The upgrade went as expected and I must say the Storm is blazing fast since I did it. It wasn’t slow before but now there is no noticeable lag at any time no matter what I’m doing on the phone. Screen rotation is immediate and the phone is faster at all times, faster than any other phone I use. I strongly recommend that Storm owners who decide to follow suit with the upgrade that you check out the Crackberry forums for full details and instructions before you embark down that path.
I have been trying out a lot of different programs on the Storm this week, something I do with every new phone. It is a lot of fun which is why I do it plus it helps me tailor the working experience with the phone, something I firmly believe is a good thing. I shared my favorite programs already so you can check that out if you have a Storm.
The Storm has worked well as a full-time phone, even given my big web usage. The built-in browser works great on the big screen of the Storm and I find it fast on the Verizon EV-DO network. The only thing I wish I could change was using Google Reader to work with my RSS feeds. The mobile version of Reader works OK but I really miss the nice iPhone version. That version is more functional and lets me get through a massive quantity of feeds more quickly than the basic mobile version. I’ve tried to use the iPhone version on the Storm but it won’t work, it tries but won’t display the feeds and eventually hangs up.
The browser works as well as Safari on the iPhone for the most part and I don’t miss using the iPhone for that reason. Sure I miss the pinch and zoom functionality of the iPhone but the Storm’s browser can zoom with a simple double-tap on the screen so it’s no big deal. Hanging out in the Storm owner’s forums tells me that the browsing experience varies for some which I don’t fully understand. Some Storm owners find the browser to be so slow, maybe on particular web sites, that they use Opera Mini instead.
I installed Opera Mini to see how well it works on the Storm and as it is on other phones Opera is blazing fast on the Storm. It works very well but it’s not integrated with the Storm’s on-screen keyboard which drives me batty. I have to manually invoke and hide the on-screen keyboard in Opera Mini and eventually I just go back to the Storm’s own browser. It’s not quite as fast as Opera but fast enough for me.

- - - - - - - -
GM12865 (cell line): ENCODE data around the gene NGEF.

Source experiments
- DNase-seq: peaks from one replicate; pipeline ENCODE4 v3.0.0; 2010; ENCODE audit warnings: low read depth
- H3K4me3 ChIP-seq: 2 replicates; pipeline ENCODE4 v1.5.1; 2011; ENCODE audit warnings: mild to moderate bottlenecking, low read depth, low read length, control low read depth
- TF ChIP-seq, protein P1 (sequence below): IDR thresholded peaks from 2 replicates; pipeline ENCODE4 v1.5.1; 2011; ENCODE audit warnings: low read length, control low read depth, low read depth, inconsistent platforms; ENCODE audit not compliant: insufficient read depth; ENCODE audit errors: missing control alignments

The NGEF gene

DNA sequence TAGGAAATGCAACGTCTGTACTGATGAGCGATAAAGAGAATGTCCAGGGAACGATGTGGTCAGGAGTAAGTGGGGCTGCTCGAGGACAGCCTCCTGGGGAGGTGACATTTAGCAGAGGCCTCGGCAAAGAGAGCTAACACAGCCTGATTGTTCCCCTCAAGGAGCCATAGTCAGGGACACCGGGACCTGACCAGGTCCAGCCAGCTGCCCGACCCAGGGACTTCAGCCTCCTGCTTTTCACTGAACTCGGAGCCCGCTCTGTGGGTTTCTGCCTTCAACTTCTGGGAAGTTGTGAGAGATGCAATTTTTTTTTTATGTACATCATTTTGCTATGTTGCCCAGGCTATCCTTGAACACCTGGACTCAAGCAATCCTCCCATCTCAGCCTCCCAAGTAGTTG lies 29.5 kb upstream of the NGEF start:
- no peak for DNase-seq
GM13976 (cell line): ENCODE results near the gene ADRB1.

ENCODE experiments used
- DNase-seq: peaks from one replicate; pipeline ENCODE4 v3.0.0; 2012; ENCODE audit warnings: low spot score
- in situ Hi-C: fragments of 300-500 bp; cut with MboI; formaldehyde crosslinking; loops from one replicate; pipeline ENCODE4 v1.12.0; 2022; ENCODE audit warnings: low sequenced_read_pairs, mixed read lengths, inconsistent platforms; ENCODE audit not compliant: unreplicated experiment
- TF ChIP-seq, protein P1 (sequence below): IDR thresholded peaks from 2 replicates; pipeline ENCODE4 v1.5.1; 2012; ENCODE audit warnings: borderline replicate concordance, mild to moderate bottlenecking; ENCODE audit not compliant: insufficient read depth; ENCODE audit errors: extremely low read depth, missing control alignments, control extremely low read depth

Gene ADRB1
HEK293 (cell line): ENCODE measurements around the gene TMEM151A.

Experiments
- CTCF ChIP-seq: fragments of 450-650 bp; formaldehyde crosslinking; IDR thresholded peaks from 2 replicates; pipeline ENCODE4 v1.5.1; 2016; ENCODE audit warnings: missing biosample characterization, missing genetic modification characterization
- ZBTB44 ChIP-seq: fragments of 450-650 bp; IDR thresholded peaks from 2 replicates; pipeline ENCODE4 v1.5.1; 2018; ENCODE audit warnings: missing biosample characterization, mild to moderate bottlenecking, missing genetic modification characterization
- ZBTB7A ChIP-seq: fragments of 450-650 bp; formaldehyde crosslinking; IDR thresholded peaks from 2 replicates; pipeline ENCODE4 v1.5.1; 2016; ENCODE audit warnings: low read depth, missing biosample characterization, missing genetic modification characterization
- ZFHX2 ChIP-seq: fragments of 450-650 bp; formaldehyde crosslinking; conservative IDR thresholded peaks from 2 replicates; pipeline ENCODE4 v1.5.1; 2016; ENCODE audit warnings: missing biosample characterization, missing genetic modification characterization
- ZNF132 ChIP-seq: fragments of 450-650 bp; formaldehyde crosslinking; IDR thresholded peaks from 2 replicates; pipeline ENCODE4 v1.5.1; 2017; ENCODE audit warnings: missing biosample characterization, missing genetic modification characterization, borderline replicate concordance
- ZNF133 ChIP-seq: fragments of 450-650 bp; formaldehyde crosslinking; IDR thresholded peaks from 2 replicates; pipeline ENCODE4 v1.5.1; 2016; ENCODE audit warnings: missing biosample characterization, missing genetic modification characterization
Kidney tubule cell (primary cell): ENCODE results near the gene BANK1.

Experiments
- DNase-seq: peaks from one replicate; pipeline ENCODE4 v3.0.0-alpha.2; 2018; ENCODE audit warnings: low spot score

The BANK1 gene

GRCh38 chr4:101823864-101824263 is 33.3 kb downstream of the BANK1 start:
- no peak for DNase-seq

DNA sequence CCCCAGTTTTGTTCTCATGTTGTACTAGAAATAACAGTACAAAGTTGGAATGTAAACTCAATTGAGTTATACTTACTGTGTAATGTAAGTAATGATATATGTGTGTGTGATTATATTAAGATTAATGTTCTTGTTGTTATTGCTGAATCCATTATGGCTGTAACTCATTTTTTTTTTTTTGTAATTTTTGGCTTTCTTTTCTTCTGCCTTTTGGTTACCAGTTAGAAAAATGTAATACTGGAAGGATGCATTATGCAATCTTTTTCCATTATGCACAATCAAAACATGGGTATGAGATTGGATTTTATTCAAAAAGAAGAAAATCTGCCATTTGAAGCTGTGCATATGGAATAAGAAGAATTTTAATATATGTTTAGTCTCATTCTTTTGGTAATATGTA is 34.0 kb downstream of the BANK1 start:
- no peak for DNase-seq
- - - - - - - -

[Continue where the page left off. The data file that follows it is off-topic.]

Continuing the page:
I’ve been asked how I manage having three different phone carriers which is a fair question. Three carriers means three different phone numbers and that could quickly become a logistical nightmare. I handle it as simply as I can, I only give out and actively use one of those phone numbers. It’s the AT&T (iPhone) number if you must know. That makes it easy to simply forward the number to whatever phone I’m carrying on a given day. I’ve had no problems working this way for a couple of years. The iPhone settings make it easy to forward calls and it hasn’t failed yet. The hardest part of having three active phones is remembering to keep them all charged. :)
Last weekend I wrenched my back and dealing with that limited my mobility this week. I’ve had two surgeries on my back in the past and just have to live with this sort of thing. It kept me rooted in my home office in my chair with lumbar support so I didn’t get out running around very much. That gave me more time playing with the Storm, truth be told.
eBook of the week
This week I broke in eReader on the Storm by returning to the Sten series I started in weeks past. Book 3 is Court of a Thousand Suns and it finds our hero Sten back in empire shenanigans and is quite entertaining.
That’s all folks
That’s a recap of my week. Sorry it’s been all Storm but you know how it is when you get a cool new phone. I am very pleased with how well the Storm works in daily use and while YMMV on any given phone I’m happy with it. Until next week…